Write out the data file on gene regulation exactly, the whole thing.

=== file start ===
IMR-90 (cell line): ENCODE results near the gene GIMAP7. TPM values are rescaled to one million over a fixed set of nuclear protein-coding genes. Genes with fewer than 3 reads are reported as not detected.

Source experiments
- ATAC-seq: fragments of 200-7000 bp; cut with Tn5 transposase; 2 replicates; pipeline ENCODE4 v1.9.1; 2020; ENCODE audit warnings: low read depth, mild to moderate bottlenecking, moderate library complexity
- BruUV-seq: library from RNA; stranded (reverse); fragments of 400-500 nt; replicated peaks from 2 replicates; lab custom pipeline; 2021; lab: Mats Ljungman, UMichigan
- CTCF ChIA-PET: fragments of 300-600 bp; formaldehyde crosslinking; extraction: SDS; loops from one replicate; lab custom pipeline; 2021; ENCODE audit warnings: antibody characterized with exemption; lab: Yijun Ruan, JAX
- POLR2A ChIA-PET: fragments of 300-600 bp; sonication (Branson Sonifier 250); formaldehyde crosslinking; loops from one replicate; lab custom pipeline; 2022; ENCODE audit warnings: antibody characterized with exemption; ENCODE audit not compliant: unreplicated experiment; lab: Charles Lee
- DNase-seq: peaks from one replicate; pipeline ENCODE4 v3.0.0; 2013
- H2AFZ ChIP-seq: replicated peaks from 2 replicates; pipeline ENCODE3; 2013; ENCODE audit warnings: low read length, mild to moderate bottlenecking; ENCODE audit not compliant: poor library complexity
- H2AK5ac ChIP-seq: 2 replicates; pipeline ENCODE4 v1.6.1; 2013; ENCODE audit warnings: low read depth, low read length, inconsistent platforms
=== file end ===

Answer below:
IMR-90 (cell line): ENCODE results near the gene GIMAP7. TPM values are rescaled to one million over a fixed set of nuclear protein-coding genes. Genes with fewer than 3 reads are reported as not detected.

Source experiments
- ATAC-seq: fragments of 200-7000 bp; cut with Tn5 transposase; 2 replicates; pipeline ENCODE4 v1.9.1; 2020; ENCODE audit warnings: low read depth, mild to moderate bottlenecking, moderate library complexity
- BruUV-seq: library from RNA; stranded (reverse); fragments of 400-500 nt; replicated peaks from 2 replicates; lab custom pipeline; 2021; lab: Mats Ljungman, UMichigan
- CTCF ChIA-PET: fragments of 300-600 bp; formaldehyde crosslinking; extraction: SDS; loops from one replicate; lab custom pipeline; 2021; ENCODE audit warnings: antibody characterized with exemption; lab: Yijun Ruan, JAX
- POLR2A ChIA-PET: fragments of 300-600 bp; sonication (Branson Sonifier 250); formaldehyde crosslinking; loops from one replicate; lab custom pipeline; 2022; ENCODE audit warnings: antibody characterized with exemption; ENCODE audit not compliant: unreplicated experiment; lab: Charles Lee
- DNase-seq: peaks from one replicate; pipeline ENCODE4 v3.0.0; 2013
- H2AFZ ChIP-seq: replicated peaks from 2 replicates; pipeline ENCODE3; 2013; ENCODE audit warnings: low read length, mild to moderate bottlenecking; ENCODE audit not compliant: poor library complexity
- H2AK5ac ChIP-seq: 2 replicates; pipeline ENCODE4 v1.6.1; 2013; ENCODE audit warnings: low read depth, low read length, inconsistent platforms